Up to the Aiguiettes des Houches was a couple of hundred vertical metres of pushing, carrying and granny ring pedal work, but after a quick rest, snack and a load of water we were ready for our reward, winding away 1800m down to the train that would carry us back to Chamonix.
Photo by Paul McLean
The descent more than made up for the disappointment of Interlaken, with steep gorse-lined switchbacks down to the tree line and then fast double and single track sections sweeping down to Servoz and the train station. We pulled up barely a couple of times to check the map and look at other trails that shot off into different spurs of the mountain, plenty to come back to another day.
Another box ticked that’s been on my list for a while!
Day 7: Lazy start followed by more picture taking…well, more like interval sprints actually.
Pedal, pedal, pedal, skid, click, “can you do it again?“. Luckily I didn’t have to get too involved as the arms and legs were well overdue a rest by now…
Day 8: After telling Editor McKnight all about the trip to Cham it was decided that it would be a good spot for more pictures.
Back to Chamonix it was and another few hours of careering through the boulders and shale pulling shapes for the camera. Some people don’t like the whole rigmarole of taking photos. Maybe its because I don’t do it that often that the novelty hasn’t worn off, but I enjoy the whole process. You’re creating something and preserving a memory, you nearly always learn something about your riding when you look back at the shots and hopefully the photos inspire someone else to get ‘out there’.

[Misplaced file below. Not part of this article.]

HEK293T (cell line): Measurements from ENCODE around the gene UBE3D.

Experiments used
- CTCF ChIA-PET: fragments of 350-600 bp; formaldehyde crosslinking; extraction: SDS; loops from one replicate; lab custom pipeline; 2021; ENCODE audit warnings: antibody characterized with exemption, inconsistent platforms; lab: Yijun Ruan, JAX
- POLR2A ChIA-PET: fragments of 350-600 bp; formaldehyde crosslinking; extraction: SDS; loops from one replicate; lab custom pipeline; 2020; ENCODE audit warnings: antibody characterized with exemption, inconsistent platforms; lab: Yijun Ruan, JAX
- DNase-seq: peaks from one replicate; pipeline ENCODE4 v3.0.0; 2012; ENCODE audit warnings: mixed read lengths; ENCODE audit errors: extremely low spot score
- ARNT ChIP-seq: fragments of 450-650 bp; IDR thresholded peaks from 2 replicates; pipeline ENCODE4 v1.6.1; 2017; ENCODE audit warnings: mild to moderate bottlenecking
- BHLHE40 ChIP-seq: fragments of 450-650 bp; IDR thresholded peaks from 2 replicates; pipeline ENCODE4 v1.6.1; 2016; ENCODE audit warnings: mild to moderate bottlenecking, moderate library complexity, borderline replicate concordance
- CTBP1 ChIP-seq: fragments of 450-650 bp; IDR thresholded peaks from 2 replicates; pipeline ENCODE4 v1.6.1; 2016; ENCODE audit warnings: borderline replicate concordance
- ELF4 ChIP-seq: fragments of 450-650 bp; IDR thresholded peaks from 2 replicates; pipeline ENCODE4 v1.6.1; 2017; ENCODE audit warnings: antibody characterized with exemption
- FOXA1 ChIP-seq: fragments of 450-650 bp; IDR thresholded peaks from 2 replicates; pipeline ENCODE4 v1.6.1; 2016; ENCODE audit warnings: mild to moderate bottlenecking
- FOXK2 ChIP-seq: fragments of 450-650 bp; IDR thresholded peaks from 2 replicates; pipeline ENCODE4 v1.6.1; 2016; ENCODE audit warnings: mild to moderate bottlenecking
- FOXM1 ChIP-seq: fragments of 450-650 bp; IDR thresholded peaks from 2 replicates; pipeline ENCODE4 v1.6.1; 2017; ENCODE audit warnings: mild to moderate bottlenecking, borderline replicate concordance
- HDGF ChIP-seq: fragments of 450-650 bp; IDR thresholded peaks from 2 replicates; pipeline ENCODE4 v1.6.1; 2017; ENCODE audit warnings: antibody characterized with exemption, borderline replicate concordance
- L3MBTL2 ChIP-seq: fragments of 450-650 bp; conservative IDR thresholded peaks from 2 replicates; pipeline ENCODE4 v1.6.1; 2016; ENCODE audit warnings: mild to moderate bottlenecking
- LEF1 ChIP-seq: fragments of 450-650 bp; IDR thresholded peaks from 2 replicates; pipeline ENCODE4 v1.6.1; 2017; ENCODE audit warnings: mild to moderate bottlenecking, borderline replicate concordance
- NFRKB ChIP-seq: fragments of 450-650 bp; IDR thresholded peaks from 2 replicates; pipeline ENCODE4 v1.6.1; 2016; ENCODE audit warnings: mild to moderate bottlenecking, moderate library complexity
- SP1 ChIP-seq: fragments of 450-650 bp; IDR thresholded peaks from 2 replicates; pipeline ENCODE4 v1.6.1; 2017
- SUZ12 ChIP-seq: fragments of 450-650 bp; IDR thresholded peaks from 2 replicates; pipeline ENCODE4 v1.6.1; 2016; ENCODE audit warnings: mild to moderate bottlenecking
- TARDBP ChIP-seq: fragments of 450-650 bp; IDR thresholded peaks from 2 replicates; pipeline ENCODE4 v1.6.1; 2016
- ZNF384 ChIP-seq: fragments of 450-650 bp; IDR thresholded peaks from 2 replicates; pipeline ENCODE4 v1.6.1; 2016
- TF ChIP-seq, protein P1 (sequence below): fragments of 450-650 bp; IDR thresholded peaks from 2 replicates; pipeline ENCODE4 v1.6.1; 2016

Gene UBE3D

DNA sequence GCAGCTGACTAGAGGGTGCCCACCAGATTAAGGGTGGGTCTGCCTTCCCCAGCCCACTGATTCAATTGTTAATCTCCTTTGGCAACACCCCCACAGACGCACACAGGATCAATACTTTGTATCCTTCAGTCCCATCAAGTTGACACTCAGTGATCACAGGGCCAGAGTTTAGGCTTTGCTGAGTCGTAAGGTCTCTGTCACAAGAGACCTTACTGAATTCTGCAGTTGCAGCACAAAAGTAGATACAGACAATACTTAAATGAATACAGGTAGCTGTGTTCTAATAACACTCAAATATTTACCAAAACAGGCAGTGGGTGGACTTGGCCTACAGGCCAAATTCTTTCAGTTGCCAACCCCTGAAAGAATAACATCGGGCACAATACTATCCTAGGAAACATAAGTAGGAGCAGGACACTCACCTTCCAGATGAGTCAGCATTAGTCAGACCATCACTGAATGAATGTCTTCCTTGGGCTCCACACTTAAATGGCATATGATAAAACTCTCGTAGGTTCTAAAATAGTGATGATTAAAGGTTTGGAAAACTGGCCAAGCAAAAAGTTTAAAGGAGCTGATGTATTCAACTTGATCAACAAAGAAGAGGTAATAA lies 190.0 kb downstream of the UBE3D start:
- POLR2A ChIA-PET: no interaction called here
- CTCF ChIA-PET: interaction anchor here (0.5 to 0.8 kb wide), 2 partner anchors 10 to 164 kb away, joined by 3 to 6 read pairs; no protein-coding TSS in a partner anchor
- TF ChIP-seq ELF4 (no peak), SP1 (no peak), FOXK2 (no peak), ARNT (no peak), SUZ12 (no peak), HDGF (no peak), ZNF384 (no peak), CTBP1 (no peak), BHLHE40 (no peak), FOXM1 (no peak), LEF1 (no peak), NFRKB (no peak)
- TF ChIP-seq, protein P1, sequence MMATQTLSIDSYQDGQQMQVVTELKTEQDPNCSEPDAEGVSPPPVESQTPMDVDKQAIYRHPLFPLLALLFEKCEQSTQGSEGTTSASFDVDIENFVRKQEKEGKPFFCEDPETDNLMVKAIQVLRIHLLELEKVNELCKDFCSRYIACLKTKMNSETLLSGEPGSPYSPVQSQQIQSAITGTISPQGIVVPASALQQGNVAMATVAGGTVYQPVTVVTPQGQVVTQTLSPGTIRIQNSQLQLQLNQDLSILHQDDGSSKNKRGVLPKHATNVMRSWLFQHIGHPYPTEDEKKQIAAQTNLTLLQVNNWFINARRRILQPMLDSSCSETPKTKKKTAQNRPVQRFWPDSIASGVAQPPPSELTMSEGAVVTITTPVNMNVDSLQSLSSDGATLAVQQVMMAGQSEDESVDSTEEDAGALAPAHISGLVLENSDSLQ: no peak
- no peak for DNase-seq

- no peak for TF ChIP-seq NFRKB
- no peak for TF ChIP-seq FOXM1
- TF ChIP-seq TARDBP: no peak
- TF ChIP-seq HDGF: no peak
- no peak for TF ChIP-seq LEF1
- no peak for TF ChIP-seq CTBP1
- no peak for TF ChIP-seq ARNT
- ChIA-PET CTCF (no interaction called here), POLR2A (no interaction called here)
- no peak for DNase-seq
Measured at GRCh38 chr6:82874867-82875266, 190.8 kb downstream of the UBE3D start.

I’ve always thought there’s really something about a good photo… there’s bit more soul to them than video in my eyes. Photos are good.
That said I also did a sketchy as hell blind descent under the Brevent Gondola trying to ride fast for a Go-Pro without knowing where to go! Needless to say that didn’t end well, puncture and a nice long walk back to town as I’d off loaded my pack onto Andy the snapper…
The guys were heading off the next day and I needed a rest so to ensure this would happen more than a few beers were drunk in the bright lights of Morzine…
Day 9: Dribbling mess of a day off.
Days 10 and 11: Enduro….
Bit of pedaling around the place and back out to do the big tour of Le Grand Massif and back down the same trail we’d hiked up the week before. Unfortunately this time I exposed a bit of a flaw in the component spec on the 2013 Mega AM Comp… the cranks specified just aren’t up to the job in the big, rocky hills around here. One pedal strike and that was the end of them. I really can’t understand why a 160mm travel bike would come without cranks with a steel insert, it’s clearly its designed to handle some pretty meaty terrain? For 2014 I’ve just found out that the 26″ Mega AM bike will only be available as frame-only, so that shouldn’t be an issue…
Day 12: Back on the big bike in Les Carroz and Morillon.
This day really highlighted the importance of mixing your riding up as much as possible. Something I haven’t done for a while… Getting off the Mega and back onto my Nukeproof Scalp made me realise that I’d become a bit lazy with my riding recently. I found myself riding as if I was still on the mid-travel Mega and it paid off, riding much lighter and being a lot more active with my line choice…
Stay tuned for Nick’s tales from the trail as he once again heads out on an adventure from Chamonix – this time to attempt the famous Tour du Mont Blanc route. Coming next week.
For more information on the Nukeproof Mega AM – available in 26″ and 27.5″ wheel options for 2014 – click over to the Nukeproof website and watch the video below to find out more about the new bikes.